Born to Run: A Hidden Tribe, Superathletes, and the Greatest Race the World Has Never Seen - Christopher McDougall

It all began with a simple question that no one could answer. ... "How come my foot hurts?"

The title was the first thing to catch my eye, listed in a Powell's newsletter with a link to this article by McDougall. Since my wife and I took up running about a year and half ago, we've built up to a half-marathon and are hoping to keep it up. Still, I'm not a huge fan of running. I do it for some of the same reasons I majored in math: I'm okay at it, and it's a good foundation for other things. But when I read the story about "Mookie" and "Bonehead," two hard-partying kids who somehow managed to become tops in ultramarathoning, I was hooked.

McDougall set out looking for answers when he suffered a foot injury while running. A writer for Men's Health, he put some of his connections to use and started finding the most interesting stories about the most interesting people. A lot of the book revolves around the Tarahumara, a tribe hidden in Mexico's Copper Canyons. In one of the most inhospitable places on earth, the Tarahumara are the ultrarunners that nobody sees. They start running as kids and don't ever seem to stop, and they have huge races that sometimes last for days ... and they do it all while wearing sandals made from old tire treads.

But before McDougall managed to track them down (with the help of a mysterious figure who went by Caballo Blanco), he encountered all sorts of other crazy people in the world of ultrarunning. Besides the aforementioned Party Kids, there's Barefoot Ted, who decided that the main reason so many people get injured while running is shoes. Or Scott Jurek, maybe the best ultrarunner in America, who starts his runs with a giant war whoop and seems to run for the sheer pleasure of it.

The big conclusion, of course (and I'm not really spoiling the book to tell you this), is that we're doing it wrong. The reason we have so much heart disease and diabetes and obesity is that we're built to run but we don't. And the reason runners have so many injuries and so few people enjoy doing it is because we're wearing clunky shoes that keep us from feeling the ground, forcing us to strike the ground with our heels extra hard. Plus there's the attitude: the people McDougall writes about all share a love for running that call to mind the old line from "Chariots of Fire": "God made me fast, and when I run, I feel his pleasure." It's about people who run because they love it, not because they have to.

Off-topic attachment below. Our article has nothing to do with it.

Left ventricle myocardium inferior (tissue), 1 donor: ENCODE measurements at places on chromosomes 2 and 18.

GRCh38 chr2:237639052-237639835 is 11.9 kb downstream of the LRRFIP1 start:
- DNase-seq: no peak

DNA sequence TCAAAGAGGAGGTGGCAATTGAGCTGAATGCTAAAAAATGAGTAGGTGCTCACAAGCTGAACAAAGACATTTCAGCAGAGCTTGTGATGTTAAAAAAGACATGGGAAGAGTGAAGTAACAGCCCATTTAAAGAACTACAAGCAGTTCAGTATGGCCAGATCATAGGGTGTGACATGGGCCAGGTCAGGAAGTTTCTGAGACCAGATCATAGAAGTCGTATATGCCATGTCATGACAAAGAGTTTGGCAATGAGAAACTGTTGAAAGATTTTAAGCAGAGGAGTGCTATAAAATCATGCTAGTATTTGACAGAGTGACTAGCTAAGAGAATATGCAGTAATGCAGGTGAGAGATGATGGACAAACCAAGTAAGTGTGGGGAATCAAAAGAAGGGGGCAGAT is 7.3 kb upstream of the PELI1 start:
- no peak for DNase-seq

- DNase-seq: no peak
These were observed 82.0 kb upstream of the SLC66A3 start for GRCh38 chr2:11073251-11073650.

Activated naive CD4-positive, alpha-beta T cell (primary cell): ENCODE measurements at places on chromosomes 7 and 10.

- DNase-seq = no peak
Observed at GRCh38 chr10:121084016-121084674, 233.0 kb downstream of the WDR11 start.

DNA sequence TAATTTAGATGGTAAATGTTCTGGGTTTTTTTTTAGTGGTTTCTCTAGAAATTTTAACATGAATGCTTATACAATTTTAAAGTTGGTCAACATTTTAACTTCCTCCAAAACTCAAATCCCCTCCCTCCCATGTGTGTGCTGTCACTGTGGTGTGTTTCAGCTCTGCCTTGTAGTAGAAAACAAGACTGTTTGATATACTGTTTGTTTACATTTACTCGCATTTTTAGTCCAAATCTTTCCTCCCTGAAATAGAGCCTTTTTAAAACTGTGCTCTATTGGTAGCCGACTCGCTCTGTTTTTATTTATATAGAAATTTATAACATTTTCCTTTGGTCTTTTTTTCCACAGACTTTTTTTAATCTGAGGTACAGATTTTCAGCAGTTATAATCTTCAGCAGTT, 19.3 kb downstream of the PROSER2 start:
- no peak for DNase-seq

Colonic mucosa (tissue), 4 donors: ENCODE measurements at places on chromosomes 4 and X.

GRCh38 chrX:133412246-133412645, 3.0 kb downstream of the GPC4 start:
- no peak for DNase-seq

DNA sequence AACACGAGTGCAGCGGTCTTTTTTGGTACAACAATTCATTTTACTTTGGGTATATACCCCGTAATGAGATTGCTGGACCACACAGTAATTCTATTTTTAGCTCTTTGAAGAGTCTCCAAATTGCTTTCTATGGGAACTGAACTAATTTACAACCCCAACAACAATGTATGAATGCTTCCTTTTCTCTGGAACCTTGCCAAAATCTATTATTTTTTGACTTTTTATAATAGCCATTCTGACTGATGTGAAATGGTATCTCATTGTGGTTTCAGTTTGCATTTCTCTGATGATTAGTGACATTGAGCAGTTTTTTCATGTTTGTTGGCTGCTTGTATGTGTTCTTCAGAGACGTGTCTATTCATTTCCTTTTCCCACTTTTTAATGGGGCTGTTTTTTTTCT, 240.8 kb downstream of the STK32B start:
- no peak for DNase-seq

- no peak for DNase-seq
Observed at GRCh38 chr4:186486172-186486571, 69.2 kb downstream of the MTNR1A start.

I won't repeat everything here, but McDougall builds a pretty convincing argument for making drastic changes in the way we run and the shoes we wear. Along the way, he tells some really good stories. It's pretty much a given that a sport that involves running a hundred miles in the desert is going to turn up some pretty wild characters, and McDougall's writing really brings them to life.

If you're a runner, you definitely need to check out this book to see what you're missing. If you're not, read this book and you might be inspired to start.

Fed to jonathan's brain | July 13, 2009 | Comments (0)


Post a comment

Remember Me?